We are conducting surveys, monitoring, and research on cougars (puma, mountain lion) on the Ladder Ranch in south-central New Mexico. Here, cougars are of particular interest given their effects on state-endangered desert bighorn sheep and other valuable big game. These projects are also resources for training and education, most notably through the Cougar Field Workshop.

Monday, September 11, 2006

As previously mentioned, Furman has purchased a Lotek GPS 4400 M Argos collar for the project. The collar has both VHF and GPS capability. The photo shows this particular make and model of collar. GPS fixes will be transmitted to the Argos system and then relayed back to TESF. The collar is currently programmed to record 4 fixes every 24 hours, giving us the cougar's location to within ~ 4m, with differential correction, as it travels through the New Mexico landscape. These data will provide us with an uncommon look at the ecology of one of North America's most inspiring and controversial predators. Now all we have to do is capture a cougar to collar! More on that coming soon...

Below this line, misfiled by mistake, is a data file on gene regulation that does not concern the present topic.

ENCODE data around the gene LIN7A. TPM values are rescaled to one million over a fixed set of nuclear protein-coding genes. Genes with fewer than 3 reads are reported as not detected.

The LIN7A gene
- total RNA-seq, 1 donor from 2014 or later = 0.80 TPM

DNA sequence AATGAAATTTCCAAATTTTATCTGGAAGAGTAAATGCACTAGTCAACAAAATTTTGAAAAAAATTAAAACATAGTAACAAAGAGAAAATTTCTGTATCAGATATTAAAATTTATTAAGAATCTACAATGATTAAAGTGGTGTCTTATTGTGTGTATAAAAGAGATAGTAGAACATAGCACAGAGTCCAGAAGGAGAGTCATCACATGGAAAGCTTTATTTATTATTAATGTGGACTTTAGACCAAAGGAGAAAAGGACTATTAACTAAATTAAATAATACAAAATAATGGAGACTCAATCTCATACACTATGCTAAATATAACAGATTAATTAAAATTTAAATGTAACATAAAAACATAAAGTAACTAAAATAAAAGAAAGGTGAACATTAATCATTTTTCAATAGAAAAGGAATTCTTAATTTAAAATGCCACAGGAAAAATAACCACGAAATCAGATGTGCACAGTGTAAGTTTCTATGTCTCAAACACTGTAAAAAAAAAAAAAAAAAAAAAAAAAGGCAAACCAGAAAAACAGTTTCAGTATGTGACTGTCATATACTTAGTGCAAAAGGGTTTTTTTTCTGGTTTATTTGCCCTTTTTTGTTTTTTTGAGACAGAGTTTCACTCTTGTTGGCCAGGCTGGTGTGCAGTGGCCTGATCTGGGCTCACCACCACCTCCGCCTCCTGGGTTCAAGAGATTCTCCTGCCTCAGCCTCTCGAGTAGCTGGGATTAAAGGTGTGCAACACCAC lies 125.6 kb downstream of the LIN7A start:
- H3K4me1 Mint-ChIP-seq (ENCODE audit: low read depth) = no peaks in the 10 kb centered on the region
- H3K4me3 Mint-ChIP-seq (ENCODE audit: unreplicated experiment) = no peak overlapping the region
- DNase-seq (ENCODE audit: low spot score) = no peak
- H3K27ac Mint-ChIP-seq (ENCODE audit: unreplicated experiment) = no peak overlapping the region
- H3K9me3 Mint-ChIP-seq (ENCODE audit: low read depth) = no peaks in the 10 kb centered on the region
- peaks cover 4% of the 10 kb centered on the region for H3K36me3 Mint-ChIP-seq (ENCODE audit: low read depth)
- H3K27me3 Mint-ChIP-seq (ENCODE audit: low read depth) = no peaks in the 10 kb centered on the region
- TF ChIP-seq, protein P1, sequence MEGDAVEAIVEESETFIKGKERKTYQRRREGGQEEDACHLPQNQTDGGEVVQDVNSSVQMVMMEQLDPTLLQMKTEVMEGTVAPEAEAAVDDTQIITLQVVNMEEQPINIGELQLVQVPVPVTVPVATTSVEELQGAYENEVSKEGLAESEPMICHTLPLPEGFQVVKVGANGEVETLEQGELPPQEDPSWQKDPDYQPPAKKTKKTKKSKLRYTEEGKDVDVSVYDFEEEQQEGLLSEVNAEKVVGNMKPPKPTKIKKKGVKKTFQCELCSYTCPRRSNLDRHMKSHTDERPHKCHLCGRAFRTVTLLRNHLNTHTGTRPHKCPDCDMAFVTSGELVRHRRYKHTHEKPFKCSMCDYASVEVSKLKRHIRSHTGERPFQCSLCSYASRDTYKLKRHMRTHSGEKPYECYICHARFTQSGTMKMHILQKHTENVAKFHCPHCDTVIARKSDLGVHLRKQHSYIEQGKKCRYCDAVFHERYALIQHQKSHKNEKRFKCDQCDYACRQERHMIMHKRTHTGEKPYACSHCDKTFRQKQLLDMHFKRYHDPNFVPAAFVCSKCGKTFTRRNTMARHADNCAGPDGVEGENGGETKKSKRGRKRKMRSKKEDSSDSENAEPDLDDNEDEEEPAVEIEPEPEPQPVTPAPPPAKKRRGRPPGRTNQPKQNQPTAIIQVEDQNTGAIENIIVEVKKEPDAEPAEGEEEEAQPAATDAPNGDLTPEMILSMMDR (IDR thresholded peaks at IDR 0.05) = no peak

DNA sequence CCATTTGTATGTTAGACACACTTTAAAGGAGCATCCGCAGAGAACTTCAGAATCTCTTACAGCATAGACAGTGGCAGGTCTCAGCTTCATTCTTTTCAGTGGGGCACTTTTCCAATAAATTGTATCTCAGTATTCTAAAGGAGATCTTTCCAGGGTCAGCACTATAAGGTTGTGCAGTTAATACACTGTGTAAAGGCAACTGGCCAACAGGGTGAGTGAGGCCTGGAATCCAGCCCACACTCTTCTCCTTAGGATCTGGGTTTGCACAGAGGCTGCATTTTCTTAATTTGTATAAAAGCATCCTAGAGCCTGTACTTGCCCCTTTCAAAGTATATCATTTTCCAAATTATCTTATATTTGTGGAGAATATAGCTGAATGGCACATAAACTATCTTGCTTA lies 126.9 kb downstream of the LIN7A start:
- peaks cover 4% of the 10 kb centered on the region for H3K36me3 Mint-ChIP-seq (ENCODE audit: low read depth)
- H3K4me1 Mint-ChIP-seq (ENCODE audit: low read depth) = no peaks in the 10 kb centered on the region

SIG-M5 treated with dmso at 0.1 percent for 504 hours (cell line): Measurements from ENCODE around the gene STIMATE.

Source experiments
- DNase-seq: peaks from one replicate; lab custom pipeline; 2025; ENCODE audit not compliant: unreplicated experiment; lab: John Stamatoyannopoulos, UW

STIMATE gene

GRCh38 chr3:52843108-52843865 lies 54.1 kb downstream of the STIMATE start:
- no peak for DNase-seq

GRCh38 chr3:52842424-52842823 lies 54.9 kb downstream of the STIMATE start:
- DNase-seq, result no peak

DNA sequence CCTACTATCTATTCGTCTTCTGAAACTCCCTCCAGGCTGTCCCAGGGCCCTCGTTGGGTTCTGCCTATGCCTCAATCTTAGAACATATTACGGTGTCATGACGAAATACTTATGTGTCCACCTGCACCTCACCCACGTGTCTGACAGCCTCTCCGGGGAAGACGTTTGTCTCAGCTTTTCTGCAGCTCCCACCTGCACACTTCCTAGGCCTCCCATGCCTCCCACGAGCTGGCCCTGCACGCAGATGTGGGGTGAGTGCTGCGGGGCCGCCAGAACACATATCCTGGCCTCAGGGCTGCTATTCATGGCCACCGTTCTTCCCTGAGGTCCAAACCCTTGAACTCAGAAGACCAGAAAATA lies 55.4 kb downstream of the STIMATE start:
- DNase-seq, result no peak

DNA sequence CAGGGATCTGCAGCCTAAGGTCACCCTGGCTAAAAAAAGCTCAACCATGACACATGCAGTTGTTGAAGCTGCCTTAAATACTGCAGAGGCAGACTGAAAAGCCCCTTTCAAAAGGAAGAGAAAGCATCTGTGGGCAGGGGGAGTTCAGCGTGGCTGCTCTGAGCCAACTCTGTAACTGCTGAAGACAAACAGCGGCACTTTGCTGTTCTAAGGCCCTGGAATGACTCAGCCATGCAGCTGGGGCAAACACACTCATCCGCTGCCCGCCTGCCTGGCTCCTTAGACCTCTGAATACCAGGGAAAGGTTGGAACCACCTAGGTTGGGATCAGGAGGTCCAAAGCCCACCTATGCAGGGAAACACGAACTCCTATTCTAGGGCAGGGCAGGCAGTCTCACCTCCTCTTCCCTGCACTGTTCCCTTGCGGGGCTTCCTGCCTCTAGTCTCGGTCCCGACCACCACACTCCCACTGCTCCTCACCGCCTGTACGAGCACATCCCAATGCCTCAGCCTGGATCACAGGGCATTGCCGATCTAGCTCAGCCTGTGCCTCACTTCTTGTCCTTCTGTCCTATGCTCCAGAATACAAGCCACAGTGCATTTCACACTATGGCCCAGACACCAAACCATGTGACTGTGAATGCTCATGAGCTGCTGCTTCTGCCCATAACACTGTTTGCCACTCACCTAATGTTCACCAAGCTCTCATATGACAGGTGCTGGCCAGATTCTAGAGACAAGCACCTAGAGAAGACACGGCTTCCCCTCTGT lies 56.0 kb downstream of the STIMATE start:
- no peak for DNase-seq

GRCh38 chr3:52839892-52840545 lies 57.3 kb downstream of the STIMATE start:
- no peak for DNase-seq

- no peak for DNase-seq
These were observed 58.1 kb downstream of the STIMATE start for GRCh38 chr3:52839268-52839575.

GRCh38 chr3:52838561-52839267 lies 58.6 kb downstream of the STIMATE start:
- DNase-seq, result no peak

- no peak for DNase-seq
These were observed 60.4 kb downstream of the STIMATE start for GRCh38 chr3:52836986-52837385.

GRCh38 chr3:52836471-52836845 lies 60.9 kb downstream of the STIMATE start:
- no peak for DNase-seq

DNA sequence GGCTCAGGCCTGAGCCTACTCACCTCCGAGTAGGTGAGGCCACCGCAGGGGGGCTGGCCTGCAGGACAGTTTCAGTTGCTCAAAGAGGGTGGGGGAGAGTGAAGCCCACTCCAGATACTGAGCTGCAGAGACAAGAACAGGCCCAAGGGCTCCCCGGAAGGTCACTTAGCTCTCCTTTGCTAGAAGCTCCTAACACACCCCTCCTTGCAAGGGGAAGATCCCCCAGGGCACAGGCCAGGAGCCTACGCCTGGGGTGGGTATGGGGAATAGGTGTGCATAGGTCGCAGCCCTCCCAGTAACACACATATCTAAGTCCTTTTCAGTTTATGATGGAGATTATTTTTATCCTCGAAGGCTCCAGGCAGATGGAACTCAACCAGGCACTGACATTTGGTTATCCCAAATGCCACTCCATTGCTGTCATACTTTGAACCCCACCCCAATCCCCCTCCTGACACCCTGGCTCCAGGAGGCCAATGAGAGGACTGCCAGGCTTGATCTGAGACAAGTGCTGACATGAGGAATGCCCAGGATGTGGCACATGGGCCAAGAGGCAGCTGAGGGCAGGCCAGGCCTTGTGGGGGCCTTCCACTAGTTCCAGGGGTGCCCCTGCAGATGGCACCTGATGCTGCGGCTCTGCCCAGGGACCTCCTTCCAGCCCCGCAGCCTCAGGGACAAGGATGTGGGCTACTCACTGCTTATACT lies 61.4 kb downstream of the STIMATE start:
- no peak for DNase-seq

Blogger Scott Salzman said...

Thanks for your work on mediating conflict between cougars and human interests. We need strategies that work soon. Sometimes I wonder if the historical tolerance of indigenous peoples in developing countries toward dangerous predators has been due more to their lack of empowerment than to their enlightenment. Will some of the strategies that work for pastoral people and their stock in developing countries work for state-protected species in the U.S.?

7:01 PM

Blogger Dr. Perry said...

Scott, one of the challenges faced by management is the diversity of situations, species, and even behaviors within species that can create a "what works here won't work there" situation. However, there is no doubt that we have not exhausted (to say the least) our creativity or our efforts to borrow knowledge in the pursuit of alternative predator management plans.

7:49 PM


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